- Remember to breathe: There is a reason why there are so many bible verses related to breath. Here are a few examples:Job 27:3–As long as my breath is in me, the spirit of God is in me.Isaiah 42:25—Thus says God, the Lord, who created the heavens and stretched them out, who spread out the earth and what comes from it, who gives breath to the people on it and spirit to those who walk in it.
- John 20:22—And when he had said this, he breathed on them and said to them, “Receive the Holy Spirit.”
- Job 33:4– The spirit of God has made me and the breath of the Almighty gives me life.
Every time we take a breath, we are allowing God to give us life. So, the next time you are at your wits end, remember to take a deep breath and let goodness enter you and then exhale the frustration away. Most importantly, give yourself some grace! We may not have control over much in our lives these days, but we do have the power to breathe and let go. Remember, we are loved so much, even on our worst of days. I miss Hope so much. I miss my co-workers, I miss the families, I miss the students and I especially miss my class of awesome 5th graders. Yet, despite all of these new challenges, I know we will get through this and be stronger for it. Just remember to keep breathing!
May 4-8: Teacher Appreciation Week
May 22 & 25: Memorial Weekend – No School
East Coast Trip Hot Lunch Program Update
Now that the decision has been made that we will be at home for the remainder of the year, the East Coast Trip fundraising committee is reaching out to you all in regards to the East Coast Trip Hot Lunch Program on Mondays and Fridays. We appreciate any donations towards this rich learning experience that our 7th and 8th grade students attend every other year. If you would like to donate the balance of your money spent on hot lunch, we appreciate it very much! If you would like a tax deductible receipt for that donation, please reach out to fundraising volunteer treasurer Sonjia Barker at email@example.com. If alternatively you would like a refund on the money you spent towards hot lunch after mid-March, the fundraising group can issue that as well; please reach out to Sonjia by May 5, 2020, and she can compute your refund and mail a check. Thank you for supporting the East Coast Trip Hot Lunch Program. Stay safe and healthy and see you all soon.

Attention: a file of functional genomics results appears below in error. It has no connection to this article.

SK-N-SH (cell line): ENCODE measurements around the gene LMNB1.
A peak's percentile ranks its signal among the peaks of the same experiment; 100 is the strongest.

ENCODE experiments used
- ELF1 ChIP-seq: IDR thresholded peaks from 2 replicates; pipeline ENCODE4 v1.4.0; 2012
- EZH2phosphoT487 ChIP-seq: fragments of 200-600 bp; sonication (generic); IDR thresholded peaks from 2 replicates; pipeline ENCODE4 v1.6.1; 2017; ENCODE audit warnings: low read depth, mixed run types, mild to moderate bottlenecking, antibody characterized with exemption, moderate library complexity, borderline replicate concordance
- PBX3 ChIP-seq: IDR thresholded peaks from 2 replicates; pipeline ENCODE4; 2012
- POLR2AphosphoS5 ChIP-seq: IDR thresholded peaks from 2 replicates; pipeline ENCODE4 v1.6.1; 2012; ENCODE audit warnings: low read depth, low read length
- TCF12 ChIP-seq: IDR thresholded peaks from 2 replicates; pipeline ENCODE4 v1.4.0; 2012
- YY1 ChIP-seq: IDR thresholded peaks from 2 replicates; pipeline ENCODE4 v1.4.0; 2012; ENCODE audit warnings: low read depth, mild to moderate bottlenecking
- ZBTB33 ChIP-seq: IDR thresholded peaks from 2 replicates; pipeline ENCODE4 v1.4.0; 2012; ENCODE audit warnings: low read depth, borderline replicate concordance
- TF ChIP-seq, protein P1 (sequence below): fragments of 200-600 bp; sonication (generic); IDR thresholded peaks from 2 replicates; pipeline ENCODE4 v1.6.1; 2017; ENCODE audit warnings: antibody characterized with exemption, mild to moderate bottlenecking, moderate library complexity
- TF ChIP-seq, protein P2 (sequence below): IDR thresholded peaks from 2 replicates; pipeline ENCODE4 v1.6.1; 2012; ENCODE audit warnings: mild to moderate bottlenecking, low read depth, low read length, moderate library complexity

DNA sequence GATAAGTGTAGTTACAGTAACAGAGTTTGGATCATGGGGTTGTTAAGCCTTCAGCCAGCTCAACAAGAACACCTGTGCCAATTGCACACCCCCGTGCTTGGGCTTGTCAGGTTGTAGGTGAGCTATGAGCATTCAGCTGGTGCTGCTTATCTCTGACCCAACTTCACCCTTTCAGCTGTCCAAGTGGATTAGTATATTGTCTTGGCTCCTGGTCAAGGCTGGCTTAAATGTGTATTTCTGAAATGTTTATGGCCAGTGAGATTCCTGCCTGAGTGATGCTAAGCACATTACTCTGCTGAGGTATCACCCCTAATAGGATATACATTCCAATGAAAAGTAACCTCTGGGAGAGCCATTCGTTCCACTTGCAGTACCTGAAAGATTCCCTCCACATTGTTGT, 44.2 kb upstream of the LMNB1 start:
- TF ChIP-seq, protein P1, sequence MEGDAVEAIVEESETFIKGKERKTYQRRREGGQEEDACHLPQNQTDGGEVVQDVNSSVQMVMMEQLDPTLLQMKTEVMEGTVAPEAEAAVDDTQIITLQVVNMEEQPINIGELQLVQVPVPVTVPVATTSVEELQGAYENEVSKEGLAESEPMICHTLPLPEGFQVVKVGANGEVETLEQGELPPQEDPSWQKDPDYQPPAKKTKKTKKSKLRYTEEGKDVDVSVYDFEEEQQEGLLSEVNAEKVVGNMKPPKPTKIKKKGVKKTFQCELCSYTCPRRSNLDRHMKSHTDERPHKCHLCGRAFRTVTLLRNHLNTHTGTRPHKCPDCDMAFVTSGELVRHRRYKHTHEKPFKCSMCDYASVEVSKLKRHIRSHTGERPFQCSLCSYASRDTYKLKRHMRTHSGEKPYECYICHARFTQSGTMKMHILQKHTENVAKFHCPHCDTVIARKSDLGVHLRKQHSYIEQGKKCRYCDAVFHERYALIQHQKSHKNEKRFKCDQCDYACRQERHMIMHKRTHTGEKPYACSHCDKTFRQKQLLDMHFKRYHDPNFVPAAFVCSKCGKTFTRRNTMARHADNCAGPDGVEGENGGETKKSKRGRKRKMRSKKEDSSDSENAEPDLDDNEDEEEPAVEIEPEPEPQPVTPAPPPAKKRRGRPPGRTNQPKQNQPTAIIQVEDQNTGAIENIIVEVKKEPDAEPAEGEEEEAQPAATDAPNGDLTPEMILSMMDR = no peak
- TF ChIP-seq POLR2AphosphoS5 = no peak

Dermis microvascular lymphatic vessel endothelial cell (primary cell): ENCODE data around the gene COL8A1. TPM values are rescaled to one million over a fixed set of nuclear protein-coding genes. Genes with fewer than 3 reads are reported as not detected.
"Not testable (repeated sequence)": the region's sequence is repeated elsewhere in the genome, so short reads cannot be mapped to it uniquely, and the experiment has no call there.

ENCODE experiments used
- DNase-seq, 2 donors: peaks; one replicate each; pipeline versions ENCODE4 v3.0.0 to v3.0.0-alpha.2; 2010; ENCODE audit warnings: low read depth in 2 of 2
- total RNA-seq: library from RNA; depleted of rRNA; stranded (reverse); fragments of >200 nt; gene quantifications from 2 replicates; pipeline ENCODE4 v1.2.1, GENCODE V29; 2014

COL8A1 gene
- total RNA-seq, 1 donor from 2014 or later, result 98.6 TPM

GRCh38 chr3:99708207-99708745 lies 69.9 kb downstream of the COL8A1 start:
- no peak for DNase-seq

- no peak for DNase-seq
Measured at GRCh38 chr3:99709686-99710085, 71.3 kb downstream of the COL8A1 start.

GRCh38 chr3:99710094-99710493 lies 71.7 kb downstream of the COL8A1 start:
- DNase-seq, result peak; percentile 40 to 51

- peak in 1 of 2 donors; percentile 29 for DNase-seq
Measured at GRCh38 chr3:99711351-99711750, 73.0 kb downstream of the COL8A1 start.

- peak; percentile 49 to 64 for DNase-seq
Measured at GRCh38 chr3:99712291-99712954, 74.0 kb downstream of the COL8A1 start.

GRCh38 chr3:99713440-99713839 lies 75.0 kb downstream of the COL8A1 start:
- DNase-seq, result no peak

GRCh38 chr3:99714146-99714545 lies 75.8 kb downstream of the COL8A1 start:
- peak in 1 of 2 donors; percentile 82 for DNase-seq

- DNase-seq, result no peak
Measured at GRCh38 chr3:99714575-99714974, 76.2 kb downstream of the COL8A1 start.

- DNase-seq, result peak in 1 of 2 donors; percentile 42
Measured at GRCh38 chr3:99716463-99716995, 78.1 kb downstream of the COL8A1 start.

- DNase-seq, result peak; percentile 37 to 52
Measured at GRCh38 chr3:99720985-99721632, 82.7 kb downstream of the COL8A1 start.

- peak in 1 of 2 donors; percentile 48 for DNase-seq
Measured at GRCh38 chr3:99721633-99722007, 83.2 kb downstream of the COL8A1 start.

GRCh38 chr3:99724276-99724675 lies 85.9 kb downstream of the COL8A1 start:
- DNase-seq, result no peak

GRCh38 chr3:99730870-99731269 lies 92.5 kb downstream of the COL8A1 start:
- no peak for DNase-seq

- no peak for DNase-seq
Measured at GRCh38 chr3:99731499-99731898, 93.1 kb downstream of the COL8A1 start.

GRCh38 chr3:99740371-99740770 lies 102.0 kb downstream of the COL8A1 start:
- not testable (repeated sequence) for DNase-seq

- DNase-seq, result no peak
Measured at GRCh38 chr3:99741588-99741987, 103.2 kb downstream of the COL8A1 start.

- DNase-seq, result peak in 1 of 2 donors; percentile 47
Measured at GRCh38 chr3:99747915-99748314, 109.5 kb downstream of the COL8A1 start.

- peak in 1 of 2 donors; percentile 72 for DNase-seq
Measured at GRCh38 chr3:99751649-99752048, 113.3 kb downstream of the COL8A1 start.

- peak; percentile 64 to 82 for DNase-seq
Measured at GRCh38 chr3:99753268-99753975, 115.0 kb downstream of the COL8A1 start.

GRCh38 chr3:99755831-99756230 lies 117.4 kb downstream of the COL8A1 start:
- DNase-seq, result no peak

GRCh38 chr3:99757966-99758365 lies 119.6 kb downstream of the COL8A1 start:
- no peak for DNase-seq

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Registration and Tuition Contracts for Fall 2020
If you have not registered for Fall 2020, now is the time to do so. You may register your student(s) through the K12Online Portal using each student’s i.d. and access key (contact the office if you need this information). Tuition contracts will be sent out at the end of April to those families that have registered, including financial assistance letters. Please make sure to apply for assistance no later than the end of April.
We realize that this is a tough time financially and emotionally for families. Your family’s well-being and continued involvement in the Hope School community is important to us, so please reach out with any questions or concerns to Admissions Director, Sally Heit at firstname.lastname@example.org.
Financial Aid Information for 2020-21 Academic Year – Deadline April 30
We partner with School and Student Services (SSS) for our financial aid process each year. Instructions for applying for financial aid at Hope Lutheran School are available by visiting sss.nais.org/parents. Our school’s SSS code is 179833. The final deadline to apply for aid is April 30, 2020.